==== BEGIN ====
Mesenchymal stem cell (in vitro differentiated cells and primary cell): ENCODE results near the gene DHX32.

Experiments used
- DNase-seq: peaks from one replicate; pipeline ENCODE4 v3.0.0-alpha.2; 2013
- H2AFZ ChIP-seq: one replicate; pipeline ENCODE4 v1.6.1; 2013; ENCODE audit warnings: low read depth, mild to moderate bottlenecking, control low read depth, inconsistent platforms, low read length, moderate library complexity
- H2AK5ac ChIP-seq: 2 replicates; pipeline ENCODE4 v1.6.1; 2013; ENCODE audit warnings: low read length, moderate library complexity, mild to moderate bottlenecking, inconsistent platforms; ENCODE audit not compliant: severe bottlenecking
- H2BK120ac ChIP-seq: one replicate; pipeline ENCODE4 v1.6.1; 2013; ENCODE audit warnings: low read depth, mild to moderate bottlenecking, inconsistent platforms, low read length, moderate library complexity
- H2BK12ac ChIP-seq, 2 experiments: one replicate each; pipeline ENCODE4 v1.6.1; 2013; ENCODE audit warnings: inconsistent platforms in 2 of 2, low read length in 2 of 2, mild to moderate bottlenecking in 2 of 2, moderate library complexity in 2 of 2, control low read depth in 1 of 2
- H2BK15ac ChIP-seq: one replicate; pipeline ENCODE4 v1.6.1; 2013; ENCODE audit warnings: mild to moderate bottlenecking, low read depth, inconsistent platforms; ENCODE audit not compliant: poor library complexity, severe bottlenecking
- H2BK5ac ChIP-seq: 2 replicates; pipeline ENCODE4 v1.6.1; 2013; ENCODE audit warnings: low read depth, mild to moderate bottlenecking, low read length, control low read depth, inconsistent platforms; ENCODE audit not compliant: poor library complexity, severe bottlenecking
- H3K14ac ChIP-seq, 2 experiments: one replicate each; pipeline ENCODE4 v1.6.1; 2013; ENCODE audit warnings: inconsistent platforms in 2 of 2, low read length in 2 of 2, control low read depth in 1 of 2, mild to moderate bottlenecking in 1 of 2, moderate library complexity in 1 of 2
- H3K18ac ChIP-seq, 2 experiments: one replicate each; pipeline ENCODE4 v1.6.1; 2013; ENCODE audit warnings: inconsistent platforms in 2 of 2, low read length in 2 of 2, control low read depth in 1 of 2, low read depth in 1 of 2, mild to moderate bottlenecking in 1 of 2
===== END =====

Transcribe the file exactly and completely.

Mesenchymal stem cell (in vitro differentiated cells and primary cell): ENCODE results near the gene DHX32.

Experiments used
- DNase-seq: peaks from one replicate; pipeline ENCODE4 v3.0.0-alpha.2; 2013
- H2AFZ ChIP-seq: one replicate; pipeline ENCODE4 v1.6.1; 2013; ENCODE audit warnings: low read depth, mild to moderate bottlenecking, control low read depth, inconsistent platforms, low read length, moderate library complexity
- H2AK5ac ChIP-seq: 2 replicates; pipeline ENCODE4 v1.6.1; 2013; ENCODE audit warnings: low read length, moderate library complexity, mild to moderate bottlenecking, inconsistent platforms; ENCODE audit not compliant: severe bottlenecking
- H2BK120ac ChIP-seq: one replicate; pipeline ENCODE4 v1.6.1; 2013; ENCODE audit warnings: low read depth, mild to moderate bottlenecking, inconsistent platforms, low read length, moderate library complexity
- H2BK12ac ChIP-seq, 2 experiments: one replicate each; pipeline ENCODE4 v1.6.1; 2013; ENCODE audit warnings: inconsistent platforms in 2 of 2, low read length in 2 of 2, mild to moderate bottlenecking in 2 of 2, moderate library complexity in 2 of 2, control low read depth in 1 of 2
- H2BK15ac ChIP-seq: one replicate; pipeline ENCODE4 v1.6.1; 2013; ENCODE audit warnings: mild to moderate bottlenecking, low read depth, inconsistent platforms; ENCODE audit not compliant: poor library complexity, severe bottlenecking
- H2BK5ac ChIP-seq: 2 replicates; pipeline ENCODE4 v1.6.1; 2013; ENCODE audit warnings: low read depth, mild to moderate bottlenecking, low read length, control low read depth, inconsistent platforms; ENCODE audit not compliant: poor library complexity, severe bottlenecking
- H3K14ac ChIP-seq, 2 experiments: one replicate each; pipeline ENCODE4 v1.6.1; 2013; ENCODE audit warnings: inconsistent platforms in 2 of 2, low read length in 2 of 2, control low read depth in 1 of 2, mild to moderate bottlenecking in 1 of 2, moderate library complexity in 1 of 2
- H3K18ac ChIP-seq, 2 experiments: one replicate each; pipeline ENCODE4 v1.6.1; 2013; ENCODE audit warnings: inconsistent platforms in 2 of 2, low read length in 2 of 2, control low read depth in 1 of 2, low read depth in 1 of 2, mild to moderate bottlenecking in 1 of 2